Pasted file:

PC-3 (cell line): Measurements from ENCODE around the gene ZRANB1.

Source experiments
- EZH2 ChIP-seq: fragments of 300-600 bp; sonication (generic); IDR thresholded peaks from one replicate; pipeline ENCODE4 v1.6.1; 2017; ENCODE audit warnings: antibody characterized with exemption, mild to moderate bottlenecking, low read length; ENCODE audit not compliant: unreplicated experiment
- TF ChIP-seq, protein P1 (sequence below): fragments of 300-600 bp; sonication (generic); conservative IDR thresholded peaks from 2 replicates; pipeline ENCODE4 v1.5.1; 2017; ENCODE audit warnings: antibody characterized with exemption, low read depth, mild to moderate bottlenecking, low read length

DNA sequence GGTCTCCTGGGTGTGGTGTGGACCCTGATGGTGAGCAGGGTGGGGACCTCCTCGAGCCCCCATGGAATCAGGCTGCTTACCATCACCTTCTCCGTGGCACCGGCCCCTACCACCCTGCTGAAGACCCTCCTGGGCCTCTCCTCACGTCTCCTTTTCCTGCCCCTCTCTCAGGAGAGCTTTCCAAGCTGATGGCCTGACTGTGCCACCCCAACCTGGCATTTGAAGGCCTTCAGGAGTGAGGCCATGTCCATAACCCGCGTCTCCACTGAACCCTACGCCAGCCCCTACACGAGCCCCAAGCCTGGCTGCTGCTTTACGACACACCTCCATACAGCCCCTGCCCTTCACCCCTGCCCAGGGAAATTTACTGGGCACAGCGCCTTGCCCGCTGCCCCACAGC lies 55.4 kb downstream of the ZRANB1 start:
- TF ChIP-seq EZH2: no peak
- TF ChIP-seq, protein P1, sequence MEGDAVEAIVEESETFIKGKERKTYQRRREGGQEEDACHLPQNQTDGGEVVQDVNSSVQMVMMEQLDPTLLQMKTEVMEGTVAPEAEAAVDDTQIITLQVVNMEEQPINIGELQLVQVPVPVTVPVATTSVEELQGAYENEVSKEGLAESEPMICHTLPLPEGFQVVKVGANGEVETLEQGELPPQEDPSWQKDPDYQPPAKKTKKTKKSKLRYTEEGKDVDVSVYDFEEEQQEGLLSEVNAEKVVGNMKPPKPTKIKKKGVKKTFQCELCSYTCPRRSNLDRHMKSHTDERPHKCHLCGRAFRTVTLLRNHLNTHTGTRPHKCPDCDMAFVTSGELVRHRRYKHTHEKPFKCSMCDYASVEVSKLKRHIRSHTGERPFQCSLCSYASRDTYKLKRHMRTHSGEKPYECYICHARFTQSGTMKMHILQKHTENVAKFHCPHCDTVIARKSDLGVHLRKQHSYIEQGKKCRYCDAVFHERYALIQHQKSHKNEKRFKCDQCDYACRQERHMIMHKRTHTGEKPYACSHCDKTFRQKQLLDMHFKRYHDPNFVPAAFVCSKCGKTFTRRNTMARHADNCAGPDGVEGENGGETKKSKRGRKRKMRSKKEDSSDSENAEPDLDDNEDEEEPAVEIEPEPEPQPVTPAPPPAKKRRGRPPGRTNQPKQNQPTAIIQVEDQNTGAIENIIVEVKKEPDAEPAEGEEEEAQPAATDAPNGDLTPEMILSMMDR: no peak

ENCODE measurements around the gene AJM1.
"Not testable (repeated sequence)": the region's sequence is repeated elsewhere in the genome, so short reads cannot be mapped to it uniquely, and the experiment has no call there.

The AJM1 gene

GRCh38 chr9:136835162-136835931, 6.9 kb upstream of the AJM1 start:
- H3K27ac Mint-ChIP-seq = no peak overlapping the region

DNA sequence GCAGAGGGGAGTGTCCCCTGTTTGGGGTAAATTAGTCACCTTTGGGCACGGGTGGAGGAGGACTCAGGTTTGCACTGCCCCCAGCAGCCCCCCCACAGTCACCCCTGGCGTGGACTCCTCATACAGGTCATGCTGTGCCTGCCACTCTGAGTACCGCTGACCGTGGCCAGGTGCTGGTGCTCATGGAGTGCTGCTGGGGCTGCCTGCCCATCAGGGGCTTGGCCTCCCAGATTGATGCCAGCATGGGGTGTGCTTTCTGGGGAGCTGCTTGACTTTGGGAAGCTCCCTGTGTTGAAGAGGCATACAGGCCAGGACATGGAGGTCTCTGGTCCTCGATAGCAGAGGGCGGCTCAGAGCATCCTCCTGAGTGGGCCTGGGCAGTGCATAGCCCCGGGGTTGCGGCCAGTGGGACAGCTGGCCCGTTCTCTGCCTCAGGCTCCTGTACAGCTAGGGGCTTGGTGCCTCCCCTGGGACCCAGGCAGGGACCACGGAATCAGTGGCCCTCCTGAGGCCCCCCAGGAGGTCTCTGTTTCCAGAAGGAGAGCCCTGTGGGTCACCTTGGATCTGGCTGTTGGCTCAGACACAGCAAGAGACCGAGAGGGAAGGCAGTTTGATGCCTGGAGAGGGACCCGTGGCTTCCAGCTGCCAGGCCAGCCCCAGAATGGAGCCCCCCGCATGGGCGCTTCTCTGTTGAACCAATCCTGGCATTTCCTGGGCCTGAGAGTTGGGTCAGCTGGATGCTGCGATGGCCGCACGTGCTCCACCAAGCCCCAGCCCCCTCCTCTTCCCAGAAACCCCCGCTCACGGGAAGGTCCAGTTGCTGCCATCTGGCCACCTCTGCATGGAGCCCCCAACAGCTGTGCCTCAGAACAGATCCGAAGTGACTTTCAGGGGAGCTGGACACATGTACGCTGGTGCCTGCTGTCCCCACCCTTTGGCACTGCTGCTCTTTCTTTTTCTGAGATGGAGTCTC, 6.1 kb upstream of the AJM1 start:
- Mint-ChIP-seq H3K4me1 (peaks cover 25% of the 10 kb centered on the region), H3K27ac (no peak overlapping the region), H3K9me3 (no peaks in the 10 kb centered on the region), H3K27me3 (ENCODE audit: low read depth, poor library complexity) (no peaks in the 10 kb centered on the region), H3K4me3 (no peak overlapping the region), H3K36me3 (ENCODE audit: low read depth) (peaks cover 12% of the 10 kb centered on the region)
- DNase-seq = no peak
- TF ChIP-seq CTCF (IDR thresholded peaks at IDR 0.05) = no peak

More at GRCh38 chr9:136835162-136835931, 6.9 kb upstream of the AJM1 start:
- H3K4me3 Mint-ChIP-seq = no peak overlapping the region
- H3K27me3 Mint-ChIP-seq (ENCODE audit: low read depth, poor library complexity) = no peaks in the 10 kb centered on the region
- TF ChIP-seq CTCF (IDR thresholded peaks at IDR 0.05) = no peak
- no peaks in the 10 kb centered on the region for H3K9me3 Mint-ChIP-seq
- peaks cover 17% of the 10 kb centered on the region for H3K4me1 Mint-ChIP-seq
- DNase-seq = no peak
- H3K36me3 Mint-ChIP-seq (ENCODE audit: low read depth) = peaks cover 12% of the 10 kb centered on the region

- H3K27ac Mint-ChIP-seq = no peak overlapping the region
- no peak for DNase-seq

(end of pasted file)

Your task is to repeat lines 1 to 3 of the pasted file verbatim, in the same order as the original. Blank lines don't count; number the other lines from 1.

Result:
PC-3 (cell line): Measurements from ENCODE around the gene ZRANB1.

Source experiments
- EZH2 ChIP-seq: fragments of 300-600 bp; sonication (generic); IDR thresholded peaks from one replicate; pipeline ENCODE4 v1.6.1; 2017; ENCODE audit warnings: antibody characterized with exemption, mild to moderate bottlenecking, low read length; ENCODE audit not compliant: unreplicated experiment